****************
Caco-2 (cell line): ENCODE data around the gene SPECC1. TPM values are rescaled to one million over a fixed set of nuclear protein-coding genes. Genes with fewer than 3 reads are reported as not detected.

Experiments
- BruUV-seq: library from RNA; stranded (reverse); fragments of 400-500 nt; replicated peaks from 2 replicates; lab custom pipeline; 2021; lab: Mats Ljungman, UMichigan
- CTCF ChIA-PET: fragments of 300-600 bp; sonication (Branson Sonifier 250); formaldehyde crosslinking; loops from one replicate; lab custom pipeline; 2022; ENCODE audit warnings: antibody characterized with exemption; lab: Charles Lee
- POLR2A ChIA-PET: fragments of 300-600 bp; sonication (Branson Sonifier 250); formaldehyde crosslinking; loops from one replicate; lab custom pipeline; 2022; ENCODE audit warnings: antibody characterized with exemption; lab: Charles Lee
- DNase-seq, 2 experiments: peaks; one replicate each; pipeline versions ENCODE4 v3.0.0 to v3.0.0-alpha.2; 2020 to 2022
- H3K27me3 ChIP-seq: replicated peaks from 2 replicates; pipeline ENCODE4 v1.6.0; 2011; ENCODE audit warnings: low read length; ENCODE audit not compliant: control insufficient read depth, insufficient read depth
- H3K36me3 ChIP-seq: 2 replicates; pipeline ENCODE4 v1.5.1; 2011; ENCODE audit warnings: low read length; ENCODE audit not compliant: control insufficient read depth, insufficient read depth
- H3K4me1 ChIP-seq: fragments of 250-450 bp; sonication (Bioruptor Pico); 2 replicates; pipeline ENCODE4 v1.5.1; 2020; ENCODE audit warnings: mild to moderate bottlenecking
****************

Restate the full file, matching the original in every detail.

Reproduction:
Caco-2 (cell line): ENCODE data around the gene SPECC1. TPM values are rescaled to one million over a fixed set of nuclear protein-coding genes. Genes with fewer than 3 reads are reported as not detected.

Experiments
- BruUV-seq: library from RNA; stranded (reverse); fragments of 400-500 nt; replicated peaks from 2 replicates; lab custom pipeline; 2021; lab: Mats Ljungman, UMichigan
- CTCF ChIA-PET: fragments of 300-600 bp; sonication (Branson Sonifier 250); formaldehyde crosslinking; loops from one replicate; lab custom pipeline; 2022; ENCODE audit warnings: antibody characterized with exemption; lab: Charles Lee
- POLR2A ChIA-PET: fragments of 300-600 bp; sonication (Branson Sonifier 250); formaldehyde crosslinking; loops from one replicate; lab custom pipeline; 2022; ENCODE audit warnings: antibody characterized with exemption; lab: Charles Lee
- DNase-seq, 2 experiments: peaks; one replicate each; pipeline versions ENCODE4 v3.0.0 to v3.0.0-alpha.2; 2020 to 2022
- H3K27me3 ChIP-seq: replicated peaks from 2 replicates; pipeline ENCODE4 v1.6.0; 2011; ENCODE audit warnings: low read length; ENCODE audit not compliant: control insufficient read depth, insufficient read depth
- H3K36me3 ChIP-seq: 2 replicates; pipeline ENCODE4 v1.5.1; 2011; ENCODE audit warnings: low read length; ENCODE audit not compliant: control insufficient read depth, insufficient read depth
- H3K4me1 ChIP-seq: fragments of 250-450 bp; sonication (Bioruptor Pico); 2 replicates; pipeline ENCODE4 v1.5.1; 2020; ENCODE audit warnings: mild to moderate bottlenecking